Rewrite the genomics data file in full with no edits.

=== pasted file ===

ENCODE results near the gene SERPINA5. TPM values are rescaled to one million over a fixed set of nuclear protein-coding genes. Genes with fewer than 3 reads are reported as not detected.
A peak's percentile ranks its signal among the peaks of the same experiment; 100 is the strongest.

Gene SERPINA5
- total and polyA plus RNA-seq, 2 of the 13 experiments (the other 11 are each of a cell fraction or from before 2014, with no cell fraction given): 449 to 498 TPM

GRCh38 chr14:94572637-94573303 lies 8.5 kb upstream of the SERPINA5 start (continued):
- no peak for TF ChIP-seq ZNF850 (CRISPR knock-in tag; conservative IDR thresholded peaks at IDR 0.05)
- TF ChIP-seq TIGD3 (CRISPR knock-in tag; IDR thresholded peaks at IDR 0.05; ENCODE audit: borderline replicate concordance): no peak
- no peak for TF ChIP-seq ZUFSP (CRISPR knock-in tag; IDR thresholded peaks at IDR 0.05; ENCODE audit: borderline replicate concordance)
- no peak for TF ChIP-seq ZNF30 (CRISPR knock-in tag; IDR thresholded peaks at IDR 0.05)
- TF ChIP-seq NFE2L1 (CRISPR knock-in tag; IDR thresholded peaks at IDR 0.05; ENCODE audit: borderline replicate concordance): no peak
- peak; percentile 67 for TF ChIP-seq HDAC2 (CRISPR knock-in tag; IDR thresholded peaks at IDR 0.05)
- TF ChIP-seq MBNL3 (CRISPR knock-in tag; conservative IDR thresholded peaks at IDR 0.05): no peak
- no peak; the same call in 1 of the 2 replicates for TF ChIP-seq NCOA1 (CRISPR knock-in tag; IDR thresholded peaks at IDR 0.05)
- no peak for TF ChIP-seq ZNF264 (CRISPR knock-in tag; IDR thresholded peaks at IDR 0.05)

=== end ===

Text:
ENCODE results near the gene SERPINA5. TPM values are rescaled to one million over a fixed set of nuclear protein-coding genes. Genes with fewer than 3 reads are reported as not detected.
A peak's percentile ranks its signal among the peaks of the same experiment; 100 is the strongest.

Gene SERPINA5
- total and polyA plus RNA-seq, 2 of the 13 experiments (the other 11 are each of a cell fraction or from before 2014, with no cell fraction given): 449 to 498 TPM

GRCh38 chr14:94572637-94573303 lies 8.5 kb upstream of the SERPINA5 start (continued):
- no peak for TF ChIP-seq ZNF850 (CRISPR knock-in tag; conservative IDR thresholded peaks at IDR 0.05)
- TF ChIP-seq TIGD3 (CRISPR knock-in tag; IDR thresholded peaks at IDR 0.05; ENCODE audit: borderline replicate concordance): no peak
- no peak for TF ChIP-seq ZUFSP (CRISPR knock-in tag; IDR thresholded peaks at IDR 0.05; ENCODE audit: borderline replicate concordance)
- no peak for TF ChIP-seq ZNF30 (CRISPR knock-in tag; IDR thresholded peaks at IDR 0.05)
- TF ChIP-seq NFE2L1 (CRISPR knock-in tag; IDR thresholded peaks at IDR 0.05; ENCODE audit: borderline replicate concordance): no peak
- peak; percentile 67 for TF ChIP-seq HDAC2 (CRISPR knock-in tag; IDR thresholded peaks at IDR 0.05)
- TF ChIP-seq MBNL3 (CRISPR knock-in tag; conservative IDR thresholded peaks at IDR 0.05): no peak
- no peak; the same call in 1 of the 2 replicates for TF ChIP-seq NCOA1 (CRISPR knock-in tag; IDR thresholded peaks at IDR 0.05)
- no peak for TF ChIP-seq ZNF264 (CRISPR knock-in tag; IDR thresholded peaks at IDR 0.05)